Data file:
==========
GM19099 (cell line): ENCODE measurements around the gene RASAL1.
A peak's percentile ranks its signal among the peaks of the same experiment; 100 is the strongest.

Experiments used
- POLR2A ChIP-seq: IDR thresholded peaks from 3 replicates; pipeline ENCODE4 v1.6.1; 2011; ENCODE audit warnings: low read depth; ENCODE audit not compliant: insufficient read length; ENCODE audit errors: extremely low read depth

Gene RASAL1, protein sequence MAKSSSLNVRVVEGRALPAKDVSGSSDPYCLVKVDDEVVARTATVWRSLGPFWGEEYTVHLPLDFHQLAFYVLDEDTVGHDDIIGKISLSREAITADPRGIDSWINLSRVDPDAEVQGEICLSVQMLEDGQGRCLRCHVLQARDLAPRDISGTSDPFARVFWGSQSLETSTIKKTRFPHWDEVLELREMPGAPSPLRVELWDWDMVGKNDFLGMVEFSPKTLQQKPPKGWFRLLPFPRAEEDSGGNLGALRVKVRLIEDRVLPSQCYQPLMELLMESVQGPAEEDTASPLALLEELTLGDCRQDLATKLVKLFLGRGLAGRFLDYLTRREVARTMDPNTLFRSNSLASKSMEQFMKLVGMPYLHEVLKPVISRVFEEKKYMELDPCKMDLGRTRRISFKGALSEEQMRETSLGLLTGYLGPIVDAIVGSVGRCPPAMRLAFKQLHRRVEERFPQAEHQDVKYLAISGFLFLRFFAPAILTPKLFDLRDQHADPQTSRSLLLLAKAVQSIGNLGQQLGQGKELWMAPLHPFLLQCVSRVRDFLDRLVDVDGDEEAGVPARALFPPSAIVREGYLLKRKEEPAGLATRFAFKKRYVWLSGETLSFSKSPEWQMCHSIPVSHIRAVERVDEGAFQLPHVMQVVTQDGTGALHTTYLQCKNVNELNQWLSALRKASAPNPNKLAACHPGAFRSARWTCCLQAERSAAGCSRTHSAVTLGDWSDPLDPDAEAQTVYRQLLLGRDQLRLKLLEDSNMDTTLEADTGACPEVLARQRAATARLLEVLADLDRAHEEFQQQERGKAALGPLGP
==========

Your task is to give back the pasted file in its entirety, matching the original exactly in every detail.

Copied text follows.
GM19099 (cell line): ENCODE measurements around the gene RASAL1.
A peak's percentile ranks its signal among the peaks of the same experiment; 100 is the strongest.

Experiments used
- POLR2A ChIP-seq: IDR thresholded peaks from 3 replicates; pipeline ENCODE4 v1.6.1; 2011; ENCODE audit warnings: low read depth; ENCODE audit not compliant: insufficient read length; ENCODE audit errors: extremely low read depth

Gene RASAL1, protein sequence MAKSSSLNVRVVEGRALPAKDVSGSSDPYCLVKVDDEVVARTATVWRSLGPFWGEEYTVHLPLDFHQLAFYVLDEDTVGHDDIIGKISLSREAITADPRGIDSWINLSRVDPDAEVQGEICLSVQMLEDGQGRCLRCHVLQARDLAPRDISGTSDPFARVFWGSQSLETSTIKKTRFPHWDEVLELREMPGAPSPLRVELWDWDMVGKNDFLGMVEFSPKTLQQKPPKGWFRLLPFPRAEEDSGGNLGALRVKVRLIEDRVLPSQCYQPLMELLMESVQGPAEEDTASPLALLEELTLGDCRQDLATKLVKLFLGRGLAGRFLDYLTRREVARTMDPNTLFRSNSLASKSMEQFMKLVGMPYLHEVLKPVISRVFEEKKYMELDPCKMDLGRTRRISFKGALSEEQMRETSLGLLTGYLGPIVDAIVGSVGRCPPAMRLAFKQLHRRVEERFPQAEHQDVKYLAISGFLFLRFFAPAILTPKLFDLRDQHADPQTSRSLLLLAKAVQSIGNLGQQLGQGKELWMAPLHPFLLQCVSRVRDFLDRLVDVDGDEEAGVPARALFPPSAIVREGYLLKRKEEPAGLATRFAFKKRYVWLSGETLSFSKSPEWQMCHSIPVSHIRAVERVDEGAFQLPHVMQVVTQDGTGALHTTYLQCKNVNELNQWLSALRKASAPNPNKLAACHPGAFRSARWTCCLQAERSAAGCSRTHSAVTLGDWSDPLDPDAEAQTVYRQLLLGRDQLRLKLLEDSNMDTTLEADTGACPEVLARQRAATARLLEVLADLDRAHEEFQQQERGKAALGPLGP